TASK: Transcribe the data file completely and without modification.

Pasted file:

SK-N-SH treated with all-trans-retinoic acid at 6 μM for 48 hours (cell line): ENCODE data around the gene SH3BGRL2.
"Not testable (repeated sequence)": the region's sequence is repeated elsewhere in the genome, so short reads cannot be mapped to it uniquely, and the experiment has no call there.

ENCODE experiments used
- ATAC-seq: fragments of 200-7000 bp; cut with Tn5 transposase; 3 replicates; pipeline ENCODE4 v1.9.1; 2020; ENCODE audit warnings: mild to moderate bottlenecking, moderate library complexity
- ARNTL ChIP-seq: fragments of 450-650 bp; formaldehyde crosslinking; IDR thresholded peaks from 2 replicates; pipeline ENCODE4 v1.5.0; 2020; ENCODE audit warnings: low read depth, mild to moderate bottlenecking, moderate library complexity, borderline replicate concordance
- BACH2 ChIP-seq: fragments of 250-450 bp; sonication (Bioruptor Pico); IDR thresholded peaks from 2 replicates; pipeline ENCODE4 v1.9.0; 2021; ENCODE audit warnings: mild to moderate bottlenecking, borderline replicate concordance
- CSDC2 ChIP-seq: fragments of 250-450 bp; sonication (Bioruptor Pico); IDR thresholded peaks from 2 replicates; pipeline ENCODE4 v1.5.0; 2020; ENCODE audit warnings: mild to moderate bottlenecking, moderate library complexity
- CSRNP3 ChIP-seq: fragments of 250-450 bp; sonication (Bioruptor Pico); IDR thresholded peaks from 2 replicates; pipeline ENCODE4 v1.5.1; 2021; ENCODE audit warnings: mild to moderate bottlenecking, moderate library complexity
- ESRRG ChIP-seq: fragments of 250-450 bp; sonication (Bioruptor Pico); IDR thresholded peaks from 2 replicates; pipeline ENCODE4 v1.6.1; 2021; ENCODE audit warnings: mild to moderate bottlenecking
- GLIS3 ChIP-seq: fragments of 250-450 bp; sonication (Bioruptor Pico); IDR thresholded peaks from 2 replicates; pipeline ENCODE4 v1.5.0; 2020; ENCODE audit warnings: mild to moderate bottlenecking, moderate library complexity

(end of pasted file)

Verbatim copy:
SK-N-SH treated with all-trans-retinoic acid at 6 μM for 48 hours (cell line): ENCODE data around the gene SH3BGRL2.
"Not testable (repeated sequence)": the region's sequence is repeated elsewhere in the genome, so short reads cannot be mapped to it uniquely, and the experiment has no call there.

ENCODE experiments used
- ATAC-seq: fragments of 200-7000 bp; cut with Tn5 transposase; 3 replicates; pipeline ENCODE4 v1.9.1; 2020; ENCODE audit warnings: mild to moderate bottlenecking, moderate library complexity
- ARNTL ChIP-seq: fragments of 450-650 bp; formaldehyde crosslinking; IDR thresholded peaks from 2 replicates; pipeline ENCODE4 v1.5.0; 2020; ENCODE audit warnings: low read depth, mild to moderate bottlenecking, moderate library complexity, borderline replicate concordance
- BACH2 ChIP-seq: fragments of 250-450 bp; sonication (Bioruptor Pico); IDR thresholded peaks from 2 replicates; pipeline ENCODE4 v1.9.0; 2021; ENCODE audit warnings: mild to moderate bottlenecking, borderline replicate concordance
- CSDC2 ChIP-seq: fragments of 250-450 bp; sonication (Bioruptor Pico); IDR thresholded peaks from 2 replicates; pipeline ENCODE4 v1.5.0; 2020; ENCODE audit warnings: mild to moderate bottlenecking, moderate library complexity
- CSRNP3 ChIP-seq: fragments of 250-450 bp; sonication (Bioruptor Pico); IDR thresholded peaks from 2 replicates; pipeline ENCODE4 v1.5.1; 2021; ENCODE audit warnings: mild to moderate bottlenecking, moderate library complexity
- ESRRG ChIP-seq: fragments of 250-450 bp; sonication (Bioruptor Pico); IDR thresholded peaks from 2 replicates; pipeline ENCODE4 v1.6.1; 2021; ENCODE audit warnings: mild to moderate bottlenecking
- GLIS3 ChIP-seq: fragments of 250-450 bp; sonication (Bioruptor Pico); IDR thresholded peaks from 2 replicates; pipeline ENCODE4 v1.5.0; 2020; ENCODE audit warnings: mild to moderate bottlenecking, moderate library complexity